India has withdrawn the tender for a much-awaited contract for the purchase of six multi-role tanker transport (MRTT) aircraft with Airbus Defence and Space, worth more than $1 billion, on grounds of the planes’ high operational cost.

This is the second MRTT aircraft global tender to be cancelled by the ministry of defense since 2006.

“We have [recently] cancelled the MRTT deal with Airbus because platforms are too expensive and not economically viable to operate”, said an MoD official who declined to be identified.

“We have examined this deal very carefully and the [budgetary] approval has been rejected thrice by the Indian finance ministry,” the MoD official said.

“This is indeed a setback to us, as we want the MRTT aircraft desperately, and a fresh [global] procurement will take at least five more years”, said a senior air force official said who requested anonymity.

The A330 MRTT came out on top of a Russian offering twice in the technical evaluation and, according to the air service, would have proven comparatively economical to operate over its lifespan.

Airbus Defence and Space executives here were unavailable for comments.

Another MoD official said the ruling National Democratic Alliance (NDA) government intends to bring transparency and avoid controversy in all [defense] procurements.

The defense ministry selected the Airbus A330 platforms over the Russian Ilyushin IL-78 aircraft in July 2012 to be operated by the Indian air force for the next 25 years.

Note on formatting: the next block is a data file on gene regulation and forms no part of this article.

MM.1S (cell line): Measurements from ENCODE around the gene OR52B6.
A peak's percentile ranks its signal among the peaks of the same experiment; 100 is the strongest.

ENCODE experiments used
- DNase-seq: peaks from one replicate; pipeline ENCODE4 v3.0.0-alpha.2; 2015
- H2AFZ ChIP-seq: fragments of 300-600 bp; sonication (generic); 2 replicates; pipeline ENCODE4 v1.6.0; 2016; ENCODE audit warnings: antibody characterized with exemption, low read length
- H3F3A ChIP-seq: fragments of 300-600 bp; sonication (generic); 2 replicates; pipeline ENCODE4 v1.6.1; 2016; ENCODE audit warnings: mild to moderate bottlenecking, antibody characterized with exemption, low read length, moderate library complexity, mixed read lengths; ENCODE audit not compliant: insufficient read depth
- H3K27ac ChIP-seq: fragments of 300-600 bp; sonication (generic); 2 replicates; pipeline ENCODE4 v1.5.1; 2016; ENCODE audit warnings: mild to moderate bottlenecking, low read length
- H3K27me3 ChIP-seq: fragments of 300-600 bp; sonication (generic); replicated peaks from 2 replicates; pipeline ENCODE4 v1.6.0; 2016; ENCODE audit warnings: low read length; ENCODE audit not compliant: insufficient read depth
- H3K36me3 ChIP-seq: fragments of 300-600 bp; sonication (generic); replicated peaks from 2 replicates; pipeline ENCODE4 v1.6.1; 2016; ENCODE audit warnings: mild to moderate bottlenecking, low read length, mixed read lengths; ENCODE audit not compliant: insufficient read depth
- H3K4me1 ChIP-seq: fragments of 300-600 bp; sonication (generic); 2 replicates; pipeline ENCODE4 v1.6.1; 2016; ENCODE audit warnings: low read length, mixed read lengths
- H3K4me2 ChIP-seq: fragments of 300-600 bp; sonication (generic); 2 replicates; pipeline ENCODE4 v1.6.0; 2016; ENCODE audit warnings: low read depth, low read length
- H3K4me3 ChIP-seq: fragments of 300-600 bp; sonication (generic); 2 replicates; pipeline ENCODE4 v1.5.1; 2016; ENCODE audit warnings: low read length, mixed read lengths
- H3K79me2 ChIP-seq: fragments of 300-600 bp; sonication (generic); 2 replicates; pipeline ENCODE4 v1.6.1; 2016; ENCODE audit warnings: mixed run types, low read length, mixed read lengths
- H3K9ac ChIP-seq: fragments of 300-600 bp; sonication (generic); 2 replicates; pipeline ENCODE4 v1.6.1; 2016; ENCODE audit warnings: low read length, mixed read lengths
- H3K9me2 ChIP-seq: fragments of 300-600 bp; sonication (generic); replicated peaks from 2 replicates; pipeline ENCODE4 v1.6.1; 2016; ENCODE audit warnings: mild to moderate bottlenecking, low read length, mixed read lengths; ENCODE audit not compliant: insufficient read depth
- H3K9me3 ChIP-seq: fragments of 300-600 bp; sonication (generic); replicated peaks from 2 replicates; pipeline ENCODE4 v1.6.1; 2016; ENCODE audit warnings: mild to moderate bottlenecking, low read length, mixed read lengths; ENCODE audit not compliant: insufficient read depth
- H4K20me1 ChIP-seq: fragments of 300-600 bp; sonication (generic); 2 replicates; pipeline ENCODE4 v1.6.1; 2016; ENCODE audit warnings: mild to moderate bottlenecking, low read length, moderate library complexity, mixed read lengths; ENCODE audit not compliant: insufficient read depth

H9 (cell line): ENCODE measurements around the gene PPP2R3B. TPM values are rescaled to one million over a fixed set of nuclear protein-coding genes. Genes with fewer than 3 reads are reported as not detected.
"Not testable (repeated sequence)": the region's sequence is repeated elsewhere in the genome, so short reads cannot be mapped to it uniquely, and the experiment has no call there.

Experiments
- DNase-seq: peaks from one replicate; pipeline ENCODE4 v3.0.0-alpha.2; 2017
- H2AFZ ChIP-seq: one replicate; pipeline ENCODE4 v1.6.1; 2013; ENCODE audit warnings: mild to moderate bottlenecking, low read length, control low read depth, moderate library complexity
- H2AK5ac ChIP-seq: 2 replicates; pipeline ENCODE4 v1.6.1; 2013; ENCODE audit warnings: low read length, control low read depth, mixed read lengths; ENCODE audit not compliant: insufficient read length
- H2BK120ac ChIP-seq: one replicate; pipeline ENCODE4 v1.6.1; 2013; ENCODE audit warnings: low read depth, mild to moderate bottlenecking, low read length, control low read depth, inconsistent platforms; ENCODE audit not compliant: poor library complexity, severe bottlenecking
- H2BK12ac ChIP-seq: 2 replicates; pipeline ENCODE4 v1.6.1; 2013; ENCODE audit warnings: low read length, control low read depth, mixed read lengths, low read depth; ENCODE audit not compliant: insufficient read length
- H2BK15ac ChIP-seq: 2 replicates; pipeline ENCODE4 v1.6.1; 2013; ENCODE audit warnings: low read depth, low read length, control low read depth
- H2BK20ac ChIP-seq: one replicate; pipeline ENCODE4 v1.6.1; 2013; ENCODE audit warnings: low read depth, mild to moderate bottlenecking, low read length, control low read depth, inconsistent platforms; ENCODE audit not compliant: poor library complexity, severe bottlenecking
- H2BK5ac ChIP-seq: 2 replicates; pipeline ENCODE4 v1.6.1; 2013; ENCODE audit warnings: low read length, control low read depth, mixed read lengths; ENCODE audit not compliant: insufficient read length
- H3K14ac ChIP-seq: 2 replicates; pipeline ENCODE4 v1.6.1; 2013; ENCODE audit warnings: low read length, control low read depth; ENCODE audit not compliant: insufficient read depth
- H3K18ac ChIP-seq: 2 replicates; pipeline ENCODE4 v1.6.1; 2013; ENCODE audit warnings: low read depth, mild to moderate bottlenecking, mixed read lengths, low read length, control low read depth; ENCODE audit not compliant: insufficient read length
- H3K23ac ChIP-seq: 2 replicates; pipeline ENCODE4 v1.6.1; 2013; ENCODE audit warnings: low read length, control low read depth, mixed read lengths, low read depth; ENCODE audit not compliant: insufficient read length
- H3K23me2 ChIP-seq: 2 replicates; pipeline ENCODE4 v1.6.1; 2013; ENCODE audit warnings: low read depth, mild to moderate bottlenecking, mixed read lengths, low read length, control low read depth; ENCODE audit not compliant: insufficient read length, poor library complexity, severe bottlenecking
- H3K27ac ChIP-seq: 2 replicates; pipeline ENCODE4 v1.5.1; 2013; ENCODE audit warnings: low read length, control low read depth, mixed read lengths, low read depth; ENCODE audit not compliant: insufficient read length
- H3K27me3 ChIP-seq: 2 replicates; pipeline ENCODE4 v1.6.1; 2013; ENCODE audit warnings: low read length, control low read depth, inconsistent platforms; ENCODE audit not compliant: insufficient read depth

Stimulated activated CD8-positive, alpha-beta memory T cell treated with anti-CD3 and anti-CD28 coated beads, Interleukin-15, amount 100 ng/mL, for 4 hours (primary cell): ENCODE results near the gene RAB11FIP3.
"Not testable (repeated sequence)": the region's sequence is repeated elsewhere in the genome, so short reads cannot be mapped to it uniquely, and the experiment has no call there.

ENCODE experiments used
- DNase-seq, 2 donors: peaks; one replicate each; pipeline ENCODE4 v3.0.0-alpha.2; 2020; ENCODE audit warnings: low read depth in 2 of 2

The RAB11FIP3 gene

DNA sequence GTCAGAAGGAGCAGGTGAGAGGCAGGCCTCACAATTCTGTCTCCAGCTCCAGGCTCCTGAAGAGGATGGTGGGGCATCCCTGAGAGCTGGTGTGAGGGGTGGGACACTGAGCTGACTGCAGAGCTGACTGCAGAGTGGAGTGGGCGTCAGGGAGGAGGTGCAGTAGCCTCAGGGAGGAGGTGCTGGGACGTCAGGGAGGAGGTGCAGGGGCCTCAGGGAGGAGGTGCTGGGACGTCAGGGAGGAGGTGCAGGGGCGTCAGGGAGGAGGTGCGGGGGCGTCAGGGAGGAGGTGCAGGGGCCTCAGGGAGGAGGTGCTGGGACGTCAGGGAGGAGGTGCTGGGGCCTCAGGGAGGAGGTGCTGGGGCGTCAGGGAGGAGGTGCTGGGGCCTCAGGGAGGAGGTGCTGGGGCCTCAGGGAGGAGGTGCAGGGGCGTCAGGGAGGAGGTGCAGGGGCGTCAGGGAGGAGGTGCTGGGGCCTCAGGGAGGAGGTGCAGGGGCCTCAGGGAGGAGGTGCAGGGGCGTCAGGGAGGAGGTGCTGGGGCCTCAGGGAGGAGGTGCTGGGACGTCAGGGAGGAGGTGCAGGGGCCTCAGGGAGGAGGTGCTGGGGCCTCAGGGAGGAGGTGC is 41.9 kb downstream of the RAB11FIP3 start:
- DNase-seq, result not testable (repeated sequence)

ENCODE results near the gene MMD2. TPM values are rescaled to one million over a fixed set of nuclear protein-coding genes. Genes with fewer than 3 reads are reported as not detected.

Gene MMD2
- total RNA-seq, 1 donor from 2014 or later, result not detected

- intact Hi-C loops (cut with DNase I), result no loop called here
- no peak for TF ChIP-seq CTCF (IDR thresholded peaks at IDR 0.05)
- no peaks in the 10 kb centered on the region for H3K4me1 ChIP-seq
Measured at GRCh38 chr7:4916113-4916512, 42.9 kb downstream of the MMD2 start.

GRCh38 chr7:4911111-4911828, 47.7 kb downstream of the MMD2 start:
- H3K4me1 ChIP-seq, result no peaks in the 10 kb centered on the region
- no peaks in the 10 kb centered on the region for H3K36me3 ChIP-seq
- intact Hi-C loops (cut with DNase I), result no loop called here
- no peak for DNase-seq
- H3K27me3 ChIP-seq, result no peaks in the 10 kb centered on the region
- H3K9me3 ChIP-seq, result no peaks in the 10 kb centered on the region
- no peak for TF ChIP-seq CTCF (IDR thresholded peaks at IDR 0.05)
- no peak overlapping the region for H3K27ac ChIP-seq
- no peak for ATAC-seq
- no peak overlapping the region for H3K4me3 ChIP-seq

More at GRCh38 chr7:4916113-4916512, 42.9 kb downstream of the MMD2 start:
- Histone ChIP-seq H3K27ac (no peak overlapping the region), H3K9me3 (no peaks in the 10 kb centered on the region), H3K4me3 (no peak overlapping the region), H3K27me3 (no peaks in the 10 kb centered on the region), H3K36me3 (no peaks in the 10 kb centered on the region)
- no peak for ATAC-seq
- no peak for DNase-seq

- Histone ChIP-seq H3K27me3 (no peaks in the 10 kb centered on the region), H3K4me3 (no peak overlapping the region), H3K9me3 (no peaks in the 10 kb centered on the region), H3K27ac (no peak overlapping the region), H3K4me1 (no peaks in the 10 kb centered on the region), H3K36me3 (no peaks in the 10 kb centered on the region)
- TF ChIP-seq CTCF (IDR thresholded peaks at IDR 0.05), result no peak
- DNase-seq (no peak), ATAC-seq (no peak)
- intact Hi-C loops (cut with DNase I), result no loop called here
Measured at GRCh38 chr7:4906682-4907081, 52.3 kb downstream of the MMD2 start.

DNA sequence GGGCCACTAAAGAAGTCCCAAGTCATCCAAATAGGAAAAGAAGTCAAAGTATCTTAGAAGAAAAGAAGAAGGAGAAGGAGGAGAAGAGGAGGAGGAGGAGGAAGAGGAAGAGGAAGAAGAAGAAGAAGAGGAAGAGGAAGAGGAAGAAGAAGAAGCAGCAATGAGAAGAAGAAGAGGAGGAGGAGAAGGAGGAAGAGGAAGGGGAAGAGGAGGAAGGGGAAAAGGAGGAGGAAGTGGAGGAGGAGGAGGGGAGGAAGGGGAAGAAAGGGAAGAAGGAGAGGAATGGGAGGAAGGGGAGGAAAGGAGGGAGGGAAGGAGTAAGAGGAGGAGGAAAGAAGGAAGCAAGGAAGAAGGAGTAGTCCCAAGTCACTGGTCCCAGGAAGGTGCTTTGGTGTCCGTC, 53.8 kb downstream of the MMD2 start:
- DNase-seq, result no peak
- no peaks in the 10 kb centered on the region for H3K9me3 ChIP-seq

The air branch wants modern MRTT aircraft very badly to increase the range of the current fleet of Sukhoi SU-30MKI multirole fighters.

In response to a July 2010 global tender, only Airbus Defence and Space and Ilyushin Design Bureau of Russia qualified the bids, as Antonov Design Bureau of Ukraine was technically rejected and Boeing and Lockheed
Martin did not participate in the bids.

Currently the air force operates six obsolete IL-78 tanker aircraft bought from Uzbekistan over two decades ago.

“The Indian government has struggled to make purchases through the open tender mechanism and is increasingly relying on the government-to-government route to meet the needs of the armed forces,” independent defense analyst Nitin Mehta said.

“The Airbus A330 MRTT acquisition is a case in point where twice the bidder was technically selected, declared lowest bidder (L-1), and each time the government has withdrawn in the process,” Mehta added.

Source: Defense News